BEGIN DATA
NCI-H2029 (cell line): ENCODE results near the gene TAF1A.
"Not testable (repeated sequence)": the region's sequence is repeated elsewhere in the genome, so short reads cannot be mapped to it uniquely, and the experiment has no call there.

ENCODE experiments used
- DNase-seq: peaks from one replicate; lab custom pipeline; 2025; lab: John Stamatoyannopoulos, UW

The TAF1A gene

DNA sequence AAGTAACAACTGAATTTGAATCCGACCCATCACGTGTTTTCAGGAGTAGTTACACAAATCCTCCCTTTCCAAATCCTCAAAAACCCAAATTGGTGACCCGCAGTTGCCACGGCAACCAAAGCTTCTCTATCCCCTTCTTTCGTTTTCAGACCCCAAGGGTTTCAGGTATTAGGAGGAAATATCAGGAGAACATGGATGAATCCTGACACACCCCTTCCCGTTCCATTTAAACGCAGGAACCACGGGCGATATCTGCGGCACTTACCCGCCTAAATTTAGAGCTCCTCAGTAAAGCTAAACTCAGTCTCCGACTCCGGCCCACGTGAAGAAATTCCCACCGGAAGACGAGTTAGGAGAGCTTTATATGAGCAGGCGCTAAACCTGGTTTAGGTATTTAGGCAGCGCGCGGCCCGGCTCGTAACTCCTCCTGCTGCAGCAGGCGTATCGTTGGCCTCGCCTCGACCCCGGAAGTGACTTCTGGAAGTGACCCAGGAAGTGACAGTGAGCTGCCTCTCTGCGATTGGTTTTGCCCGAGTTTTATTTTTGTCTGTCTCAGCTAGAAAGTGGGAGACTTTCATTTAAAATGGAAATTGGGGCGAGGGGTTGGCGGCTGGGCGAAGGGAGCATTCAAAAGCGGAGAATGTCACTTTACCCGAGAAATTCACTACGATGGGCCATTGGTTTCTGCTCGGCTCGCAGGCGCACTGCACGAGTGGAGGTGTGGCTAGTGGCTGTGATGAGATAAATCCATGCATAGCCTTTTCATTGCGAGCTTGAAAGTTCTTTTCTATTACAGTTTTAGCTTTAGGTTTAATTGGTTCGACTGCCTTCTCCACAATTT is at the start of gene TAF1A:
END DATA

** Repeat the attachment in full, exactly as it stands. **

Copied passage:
NCI-H2029 (cell line): ENCODE results near the gene TAF1A.
"Not testable (repeated sequence)": the region's sequence is repeated elsewhere in the genome, so short reads cannot be mapped to it uniquely, and the experiment has no call there.

ENCODE experiments used
- DNase-seq: peaks from one replicate; lab custom pipeline; 2025; lab: John Stamatoyannopoulos, UW

The TAF1A gene

DNA sequence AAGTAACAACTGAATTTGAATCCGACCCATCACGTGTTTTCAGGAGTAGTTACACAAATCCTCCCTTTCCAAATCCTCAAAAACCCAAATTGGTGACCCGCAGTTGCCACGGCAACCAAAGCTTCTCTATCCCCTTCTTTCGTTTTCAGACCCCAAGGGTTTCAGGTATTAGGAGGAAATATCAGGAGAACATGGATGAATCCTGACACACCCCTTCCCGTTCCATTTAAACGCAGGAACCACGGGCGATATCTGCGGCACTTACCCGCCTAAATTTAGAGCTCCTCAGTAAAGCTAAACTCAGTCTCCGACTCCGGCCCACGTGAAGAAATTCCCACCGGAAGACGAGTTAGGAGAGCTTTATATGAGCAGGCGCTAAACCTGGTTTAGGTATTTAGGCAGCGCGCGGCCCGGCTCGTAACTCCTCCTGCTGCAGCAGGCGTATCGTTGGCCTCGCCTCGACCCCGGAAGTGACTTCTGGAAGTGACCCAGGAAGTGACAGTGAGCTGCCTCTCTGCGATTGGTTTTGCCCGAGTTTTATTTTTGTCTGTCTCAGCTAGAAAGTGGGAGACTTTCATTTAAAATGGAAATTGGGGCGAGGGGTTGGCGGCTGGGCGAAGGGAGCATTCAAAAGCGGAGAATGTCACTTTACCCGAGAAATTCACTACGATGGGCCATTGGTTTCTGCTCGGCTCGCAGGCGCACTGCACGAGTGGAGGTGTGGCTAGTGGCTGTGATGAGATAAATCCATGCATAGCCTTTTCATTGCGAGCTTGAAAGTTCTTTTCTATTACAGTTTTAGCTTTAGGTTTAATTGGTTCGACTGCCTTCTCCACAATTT is at the start of gene TAF1A: